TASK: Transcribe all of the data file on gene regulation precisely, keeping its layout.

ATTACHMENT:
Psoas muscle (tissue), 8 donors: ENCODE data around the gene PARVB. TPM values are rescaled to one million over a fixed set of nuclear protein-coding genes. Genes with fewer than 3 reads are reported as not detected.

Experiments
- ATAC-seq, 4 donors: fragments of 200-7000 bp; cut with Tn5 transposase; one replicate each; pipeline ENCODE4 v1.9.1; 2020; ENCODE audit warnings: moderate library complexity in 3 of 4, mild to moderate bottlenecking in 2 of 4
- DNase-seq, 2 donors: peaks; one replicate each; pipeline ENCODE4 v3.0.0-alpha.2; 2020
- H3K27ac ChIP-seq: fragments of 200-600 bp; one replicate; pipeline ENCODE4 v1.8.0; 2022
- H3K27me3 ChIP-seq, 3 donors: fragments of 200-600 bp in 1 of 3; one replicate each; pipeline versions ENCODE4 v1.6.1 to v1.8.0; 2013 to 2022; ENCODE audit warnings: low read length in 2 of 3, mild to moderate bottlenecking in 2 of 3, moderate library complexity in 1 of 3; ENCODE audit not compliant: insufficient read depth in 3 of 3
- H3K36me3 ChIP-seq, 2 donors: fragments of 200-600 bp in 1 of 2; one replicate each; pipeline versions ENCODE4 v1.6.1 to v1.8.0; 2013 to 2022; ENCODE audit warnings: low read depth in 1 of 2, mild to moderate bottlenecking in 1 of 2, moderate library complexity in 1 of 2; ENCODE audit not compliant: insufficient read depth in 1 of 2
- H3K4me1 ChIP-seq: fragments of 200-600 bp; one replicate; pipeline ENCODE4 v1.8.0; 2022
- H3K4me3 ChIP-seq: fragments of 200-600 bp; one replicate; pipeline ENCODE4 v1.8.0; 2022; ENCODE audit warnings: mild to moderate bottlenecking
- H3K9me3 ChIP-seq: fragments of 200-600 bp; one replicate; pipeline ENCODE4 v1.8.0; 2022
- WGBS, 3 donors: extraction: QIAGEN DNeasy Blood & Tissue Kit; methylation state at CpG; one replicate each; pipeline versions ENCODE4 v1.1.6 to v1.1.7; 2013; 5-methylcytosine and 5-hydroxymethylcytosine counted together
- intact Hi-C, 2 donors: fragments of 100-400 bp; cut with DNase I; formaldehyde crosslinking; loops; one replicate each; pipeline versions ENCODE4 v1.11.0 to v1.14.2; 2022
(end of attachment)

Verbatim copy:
Psoas muscle (tissue), 8 donors: ENCODE data around the gene PARVB. TPM values are rescaled to one million over a fixed set of nuclear protein-coding genes. Genes with fewer than 3 reads are reported as not detected.

Experiments
- ATAC-seq, 4 donors: fragments of 200-7000 bp; cut with Tn5 transposase; one replicate each; pipeline ENCODE4 v1.9.1; 2020; ENCODE audit warnings: moderate library complexity in 3 of 4, mild to moderate bottlenecking in 2 of 4
- DNase-seq, 2 donors: peaks; one replicate each; pipeline ENCODE4 v3.0.0-alpha.2; 2020
- H3K27ac ChIP-seq: fragments of 200-600 bp; one replicate; pipeline ENCODE4 v1.8.0; 2022
- H3K27me3 ChIP-seq, 3 donors: fragments of 200-600 bp in 1 of 3; one replicate each; pipeline versions ENCODE4 v1.6.1 to v1.8.0; 2013 to 2022; ENCODE audit warnings: low read length in 2 of 3, mild to moderate bottlenecking in 2 of 3, moderate library complexity in 1 of 3; ENCODE audit not compliant: insufficient read depth in 3 of 3
- H3K36me3 ChIP-seq, 2 donors: fragments of 200-600 bp in 1 of 2; one replicate each; pipeline versions ENCODE4 v1.6.1 to v1.8.0; 2013 to 2022; ENCODE audit warnings: low read depth in 1 of 2, mild to moderate bottlenecking in 1 of 2, moderate library complexity in 1 of 2; ENCODE audit not compliant: insufficient read depth in 1 of 2
- H3K4me1 ChIP-seq: fragments of 200-600 bp; one replicate; pipeline ENCODE4 v1.8.0; 2022
- H3K4me3 ChIP-seq: fragments of 200-600 bp; one replicate; pipeline ENCODE4 v1.8.0; 2022; ENCODE audit warnings: mild to moderate bottlenecking
- H3K9me3 ChIP-seq: fragments of 200-600 bp; one replicate; pipeline ENCODE4 v1.8.0; 2022
- WGBS, 3 donors: extraction: QIAGEN DNeasy Blood & Tissue Kit; methylation state at CpG; one replicate each; pipeline versions ENCODE4 v1.1.6 to v1.1.7; 2013; 5-methylcytosine and 5-hydroxymethylcytosine counted together
- intact Hi-C, 2 donors: fragments of 100-400 bp; cut with DNase I; formaldehyde crosslinking; loops; one replicate each; pipeline versions ENCODE4 v1.11.0 to v1.14.2; 2022